1 in 5 pediatricians refuse to treat unvaccinated children, and even cease to offer their services to the family, a recent study published on November 2 in the journal Pediatrics has shown.
Research was conducted by a team of experts led by Dr. Sean O’Leary, pediatric infectious disease specialist at Children’s Hospital Colorado, affiliated with the University of Colorado Denver.
A questionnaire was intended for 815 pediatricians and family doctors, in 2012, and 66% of the participants filled in their answers.
It was determined that occasions when a parent refuses to provide a child with proper immunization are actually rare: approximately 83% of the physicians believe this only happens once per month or so.
Also, 63% estimate vaccine refusals occur monthly among 1% to 4% of the parents, while 1 in 5 doctors believe such rejections are common for 5% of their clients.
On the other hand, although these instances may be highly infrequent, they have major consequences, which are frowned upon by the U.S. Centers for Disease Control and Prevention, and by the American Academy of Pediatrics.
More precisely, after hearing of the parents’ reluctance to vaccinate their infants, around 4% of family doctors and 21% of pediatricians decide to stop providing their medical services to the family.
This practice is 4 times more prevalent when it comes to children’s physicians from the South or the Northeast, or from regions that don’t allow vaccine exemptions based on philosophical, conscientious or personal beliefs.
Moreover, such decisions are approximately 5 times more frequent for pediatricians who are part of a private practice than among those from HMOs, public or university hospitals.
“For these physicians, what I’m hearing them say is they strongly feel not immunizing their children is such a great risk that they’re taking a stand”, explained Dr. H. Dele Davies, a member of the American Academy of Pediatrics’ committee on infectious diseases.
Doctors decide to take this controversial decision also so as not to expose other patients to the risk of contracting a dangerous illness.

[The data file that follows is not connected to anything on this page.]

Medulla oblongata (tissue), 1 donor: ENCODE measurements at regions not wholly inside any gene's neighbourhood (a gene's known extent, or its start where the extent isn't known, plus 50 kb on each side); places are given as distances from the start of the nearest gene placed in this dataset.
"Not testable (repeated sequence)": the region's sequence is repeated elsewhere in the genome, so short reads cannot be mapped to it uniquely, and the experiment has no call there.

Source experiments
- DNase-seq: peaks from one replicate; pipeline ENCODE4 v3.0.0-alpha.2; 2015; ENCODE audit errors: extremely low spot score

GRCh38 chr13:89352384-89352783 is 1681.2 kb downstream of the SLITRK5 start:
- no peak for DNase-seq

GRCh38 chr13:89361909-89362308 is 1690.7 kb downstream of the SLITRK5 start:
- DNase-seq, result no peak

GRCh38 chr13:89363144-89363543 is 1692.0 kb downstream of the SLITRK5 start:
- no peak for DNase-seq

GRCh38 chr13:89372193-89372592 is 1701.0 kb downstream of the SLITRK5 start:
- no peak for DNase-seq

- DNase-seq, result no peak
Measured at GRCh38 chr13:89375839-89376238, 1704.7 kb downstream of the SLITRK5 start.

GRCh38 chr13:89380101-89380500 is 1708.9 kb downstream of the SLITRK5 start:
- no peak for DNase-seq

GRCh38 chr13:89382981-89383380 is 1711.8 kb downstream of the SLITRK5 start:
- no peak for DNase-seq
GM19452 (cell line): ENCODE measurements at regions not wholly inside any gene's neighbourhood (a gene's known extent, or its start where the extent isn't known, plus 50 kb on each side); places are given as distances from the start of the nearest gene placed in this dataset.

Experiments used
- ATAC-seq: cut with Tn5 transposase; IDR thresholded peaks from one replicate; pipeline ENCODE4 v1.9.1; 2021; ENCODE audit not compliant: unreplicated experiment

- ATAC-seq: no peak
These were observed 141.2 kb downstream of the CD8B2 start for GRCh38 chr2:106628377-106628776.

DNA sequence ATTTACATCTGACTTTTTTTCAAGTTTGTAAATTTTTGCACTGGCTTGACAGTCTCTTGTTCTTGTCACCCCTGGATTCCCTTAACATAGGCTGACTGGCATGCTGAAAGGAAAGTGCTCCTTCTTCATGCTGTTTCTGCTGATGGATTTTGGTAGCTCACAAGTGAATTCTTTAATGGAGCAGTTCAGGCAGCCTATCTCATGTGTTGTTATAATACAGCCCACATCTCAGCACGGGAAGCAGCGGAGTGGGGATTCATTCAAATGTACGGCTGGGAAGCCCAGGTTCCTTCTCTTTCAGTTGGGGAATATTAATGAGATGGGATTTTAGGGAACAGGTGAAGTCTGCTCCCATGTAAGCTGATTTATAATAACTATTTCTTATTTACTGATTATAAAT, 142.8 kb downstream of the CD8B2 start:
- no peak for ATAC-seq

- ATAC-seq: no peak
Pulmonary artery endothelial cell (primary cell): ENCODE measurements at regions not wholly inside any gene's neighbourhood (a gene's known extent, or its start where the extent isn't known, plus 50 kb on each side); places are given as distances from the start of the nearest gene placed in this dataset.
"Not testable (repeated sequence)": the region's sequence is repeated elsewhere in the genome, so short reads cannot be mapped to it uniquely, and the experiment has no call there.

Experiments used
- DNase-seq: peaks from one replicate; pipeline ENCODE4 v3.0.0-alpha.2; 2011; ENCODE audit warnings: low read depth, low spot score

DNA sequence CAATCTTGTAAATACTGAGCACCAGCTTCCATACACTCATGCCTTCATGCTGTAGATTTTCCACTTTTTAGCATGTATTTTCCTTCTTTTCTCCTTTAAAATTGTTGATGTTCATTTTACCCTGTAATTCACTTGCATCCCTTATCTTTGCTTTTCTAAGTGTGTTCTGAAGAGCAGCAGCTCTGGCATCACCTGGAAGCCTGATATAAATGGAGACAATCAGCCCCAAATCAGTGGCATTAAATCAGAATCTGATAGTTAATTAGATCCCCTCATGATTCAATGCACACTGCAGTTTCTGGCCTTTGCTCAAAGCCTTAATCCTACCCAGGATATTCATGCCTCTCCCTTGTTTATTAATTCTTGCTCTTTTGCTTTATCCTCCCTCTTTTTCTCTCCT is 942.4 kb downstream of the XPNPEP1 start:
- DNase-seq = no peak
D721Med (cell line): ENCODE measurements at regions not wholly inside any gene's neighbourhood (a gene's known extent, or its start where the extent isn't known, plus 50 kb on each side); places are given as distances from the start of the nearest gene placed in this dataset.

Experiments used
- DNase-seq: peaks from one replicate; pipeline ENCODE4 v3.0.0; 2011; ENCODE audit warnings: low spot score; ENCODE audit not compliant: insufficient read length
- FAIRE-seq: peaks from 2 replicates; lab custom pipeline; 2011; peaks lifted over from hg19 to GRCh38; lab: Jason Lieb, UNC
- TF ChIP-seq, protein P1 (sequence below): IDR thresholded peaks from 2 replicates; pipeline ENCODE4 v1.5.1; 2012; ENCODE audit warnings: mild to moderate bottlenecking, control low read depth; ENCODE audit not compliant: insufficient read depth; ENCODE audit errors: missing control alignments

In order to keep their clientele healthy, they think it’s best to dismiss patients who might act as potential sources of a contagious disease, which could spread among customers who haven’t yet had the opportunity to be vaccinated.
This also occurs due to parental pressures, since highly-publicized cases of major health crises, such as the Disney measles outbreak, have raised awareness about the risks of being alongside pockets of non-vaccinated kids.
Moreover, children’s doctors place great emphasis on the importance of immunization, so disagreeing with parents on this crucial topic leaves them unwilling to maintain the physician/patient relationship. They believe that having opposing views can only lead to conflicts in the long run, so they prefer to nip the collaboration in the bud.
Sometimes, they only threaten that they will stop providing medical assistance and treatment, in an effort to persuade parents to change their minds about this vital component of their children’s health.
In certain occasions, this strategies employing intimidation are proven successful in boosting vaccine uptake, and eventually the kid receives the necessary immunization, as the family’s reluctance is subdued.
It’s unclear exactly what happens to families who aren’t willing to renounce their fears and hesitations regarding vaccination.
According to Dr. Wanda Filer, president of the American Academy of Family Physicians, denying these people treatment is an abusive measure, and family doctors are strongly deterred from resorting to such actions.
In fact, as the study had shown, these medical practitioners are 5 times less likely to stop providing their services to those who reject immunization, probably due to the fact that they also treat other members of that family as well.
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